A third point that we would like to draw attention to, is the EC’s treatment of the responses collected through our answering tool and guide. The explicit references to “the third party campaign ‘FixCopyright’” are questionable, as our efforts merely replicated the EC’s public consultation. Therefore, we wonder why it deserves a separate treatment. More specifically, in our view this raises questions about the EC’s motives to treat our responses differently, instead of merging all responses to facilitate its own analysis. This can be correlated to a ‘philisophical’ stance take by the EC, whereby it considers that if it receives multiple answers to a consultation with the same responses or very similar responses, all such similar answers will considered by the EC as constituting one single answer (so, in other words, 2000 answers suddenly only weigh in as 1, as you need to show evidence of originality to please the powers that be).

Finally, we believe the EC could do more to allow public scrutiny of the consultation responses received, and this by publishing them in a machine-readable format. In this case, the EC seems to deliberately provide the data in the most complex format possible, as such throwing up barriers to anyone wanting to conduct a meaningful analysis of the responses. Luckily, the challenge to make this data more usable has been taken-up by MEP Julia Reda.

3. The flagrant hampering of citizen participation

C4C, and stakeholders supporting its efforts, developed the ‘FixCopyright’ answering tool and guide in such a way that the collected responses could be transferred to the EC’s official consultation tool ‘EUSurvey’. This approach worked well for previous consultations, such as the one on online platforms and IPR enforcement. Until we were confronted with a technical barrier for this specific consultation, as the EC decided to impose a CAPTCHA in order to submit ones consultation response. This proved to be a technical impediment which stopped us from transferring the collected responses.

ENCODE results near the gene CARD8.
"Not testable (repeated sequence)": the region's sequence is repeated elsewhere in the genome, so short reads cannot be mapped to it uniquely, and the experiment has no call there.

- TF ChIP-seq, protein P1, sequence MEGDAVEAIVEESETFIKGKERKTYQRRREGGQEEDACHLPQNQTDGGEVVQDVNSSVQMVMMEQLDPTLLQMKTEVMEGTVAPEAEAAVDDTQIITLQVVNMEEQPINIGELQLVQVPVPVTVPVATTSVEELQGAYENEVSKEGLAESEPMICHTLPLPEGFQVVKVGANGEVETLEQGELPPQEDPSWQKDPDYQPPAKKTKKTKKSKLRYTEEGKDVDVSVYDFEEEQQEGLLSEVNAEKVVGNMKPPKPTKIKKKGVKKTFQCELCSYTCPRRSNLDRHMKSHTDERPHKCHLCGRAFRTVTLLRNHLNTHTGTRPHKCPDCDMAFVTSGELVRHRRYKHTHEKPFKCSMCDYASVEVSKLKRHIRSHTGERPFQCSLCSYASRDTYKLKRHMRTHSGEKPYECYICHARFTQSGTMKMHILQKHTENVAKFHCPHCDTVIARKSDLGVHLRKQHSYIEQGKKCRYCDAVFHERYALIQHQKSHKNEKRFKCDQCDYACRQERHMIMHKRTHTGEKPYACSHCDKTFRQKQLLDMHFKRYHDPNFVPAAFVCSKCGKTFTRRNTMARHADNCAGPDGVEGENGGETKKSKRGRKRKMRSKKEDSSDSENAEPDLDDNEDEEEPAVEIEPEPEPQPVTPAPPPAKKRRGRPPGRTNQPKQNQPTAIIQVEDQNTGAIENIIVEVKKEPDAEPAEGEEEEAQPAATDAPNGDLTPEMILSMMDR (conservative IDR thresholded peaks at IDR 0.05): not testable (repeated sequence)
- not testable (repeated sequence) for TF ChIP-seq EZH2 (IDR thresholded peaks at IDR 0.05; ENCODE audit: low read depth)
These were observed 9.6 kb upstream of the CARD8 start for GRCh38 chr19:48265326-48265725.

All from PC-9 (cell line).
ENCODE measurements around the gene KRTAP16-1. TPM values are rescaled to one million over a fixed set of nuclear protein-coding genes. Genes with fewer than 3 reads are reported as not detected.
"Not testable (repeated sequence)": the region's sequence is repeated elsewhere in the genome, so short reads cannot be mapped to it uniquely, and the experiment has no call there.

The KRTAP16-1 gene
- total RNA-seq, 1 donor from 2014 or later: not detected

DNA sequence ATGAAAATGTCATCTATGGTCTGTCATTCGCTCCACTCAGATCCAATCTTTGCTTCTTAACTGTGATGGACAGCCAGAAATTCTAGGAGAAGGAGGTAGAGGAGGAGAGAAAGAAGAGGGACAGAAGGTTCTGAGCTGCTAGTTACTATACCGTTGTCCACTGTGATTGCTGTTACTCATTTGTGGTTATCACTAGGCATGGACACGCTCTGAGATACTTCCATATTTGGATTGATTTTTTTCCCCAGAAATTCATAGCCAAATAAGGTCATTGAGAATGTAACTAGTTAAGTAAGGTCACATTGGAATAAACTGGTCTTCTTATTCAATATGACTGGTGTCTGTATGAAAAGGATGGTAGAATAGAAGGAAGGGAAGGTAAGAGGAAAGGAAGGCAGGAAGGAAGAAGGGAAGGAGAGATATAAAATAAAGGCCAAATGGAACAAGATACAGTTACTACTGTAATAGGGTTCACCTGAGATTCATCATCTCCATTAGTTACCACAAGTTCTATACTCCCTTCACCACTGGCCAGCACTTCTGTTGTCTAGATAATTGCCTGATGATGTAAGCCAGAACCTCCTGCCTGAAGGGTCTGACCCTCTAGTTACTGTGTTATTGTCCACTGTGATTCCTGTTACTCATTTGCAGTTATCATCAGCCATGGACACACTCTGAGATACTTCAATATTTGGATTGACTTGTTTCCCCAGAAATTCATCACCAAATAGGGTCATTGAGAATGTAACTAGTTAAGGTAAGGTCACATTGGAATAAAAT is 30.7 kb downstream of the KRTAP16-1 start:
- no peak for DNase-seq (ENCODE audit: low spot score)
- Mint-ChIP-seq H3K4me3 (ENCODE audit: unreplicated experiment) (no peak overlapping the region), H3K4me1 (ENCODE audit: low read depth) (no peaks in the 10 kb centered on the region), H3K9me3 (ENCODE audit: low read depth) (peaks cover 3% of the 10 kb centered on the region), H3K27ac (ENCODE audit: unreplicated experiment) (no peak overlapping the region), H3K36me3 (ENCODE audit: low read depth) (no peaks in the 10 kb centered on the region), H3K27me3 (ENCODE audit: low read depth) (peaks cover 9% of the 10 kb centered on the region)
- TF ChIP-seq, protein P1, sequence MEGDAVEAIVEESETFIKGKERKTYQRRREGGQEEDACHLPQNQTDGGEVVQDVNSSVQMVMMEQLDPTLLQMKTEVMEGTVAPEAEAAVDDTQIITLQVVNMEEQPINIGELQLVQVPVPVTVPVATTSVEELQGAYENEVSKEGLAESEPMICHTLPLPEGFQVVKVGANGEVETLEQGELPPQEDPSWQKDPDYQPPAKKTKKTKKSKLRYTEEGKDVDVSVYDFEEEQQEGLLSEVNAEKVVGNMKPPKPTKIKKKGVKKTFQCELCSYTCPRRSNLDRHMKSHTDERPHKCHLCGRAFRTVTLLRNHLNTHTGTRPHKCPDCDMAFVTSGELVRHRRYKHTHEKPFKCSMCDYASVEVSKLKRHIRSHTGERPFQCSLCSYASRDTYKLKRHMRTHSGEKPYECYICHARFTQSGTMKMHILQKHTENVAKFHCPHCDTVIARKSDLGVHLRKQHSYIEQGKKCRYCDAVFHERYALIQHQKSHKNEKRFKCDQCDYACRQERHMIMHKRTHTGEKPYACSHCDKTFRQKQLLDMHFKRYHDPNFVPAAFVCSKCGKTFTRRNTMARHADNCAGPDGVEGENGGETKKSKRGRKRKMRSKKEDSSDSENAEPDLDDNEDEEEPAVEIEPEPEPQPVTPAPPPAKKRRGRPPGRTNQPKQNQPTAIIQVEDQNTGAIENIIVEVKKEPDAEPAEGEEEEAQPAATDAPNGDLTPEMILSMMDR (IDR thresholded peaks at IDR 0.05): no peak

A similar measure was initially put-in place for the online platforms consultation, but in that case the responsible Unit from DG CNECT removed the CAPTCHA following a friendly request from a C4C signatory.

In this case, it took a tremendous amount of effort, including discussions with the DG CNECT services and various Cabinets, before the EC agreed to accept the responses collected.

If the EC, in the in the spirit of Better Regulation, truly wants to engage citizens and other stakeholders to contribute to its public consultations, then it should open them up in all possible ways and facilitate all efforts that are trying to engage stakeholders beyond the so-called ‘Brussels bubble’.

B. The blatant disregard of findings from EC commissioned studies

From C4C’s point-of-view, the EC’s draft proposal shows a blatant disregard of the findings from studies commissioned by the EC (on top of not taking into account the opinons voiced during the consultation process), studies which are by the way funded with public money.

A concrete example are the EC’s proposed measures to ensure fair remuneration in contracts of authors and performers (see Title IV – Chapter 3, Articles 14-16). In this area, the EC commissioned two studies, namely:

  • A study on the remuneration of authors in the music and audio-visual sector, which dates from July 2015; and,
  • A study on remuneration of authors of books and scientific journals, translators, journalists and visual artists for the use of their works, which was only made publicly available on 30 September 2016, so after the publication of the draft proposal.

In both studies, the authors clearly point out that measures, such as the ‘best-seller clause’ that is proposed by the EC and already implemented in various forms by several Member States, do not carry a lot of clout in practice.

“Authors and performers certainly have other protective measures at their disposal which they can incorporate into contracts, such as a termination right or a best-seller clause. However, in our opinion, these clauses lack the kind of direct, up-front impact on remuneration that can be observed in a restriction of the scope of transfer. These clauses work rather as ‘ex-post’ remedies and, additionally, require enforcement by the author or performer. Having authors and performers challenge the contract can prove complex, expensive and time-consuming and thus impair the original purpose of the clause.” (Study 1 – pp. 59-60 – emphasis added)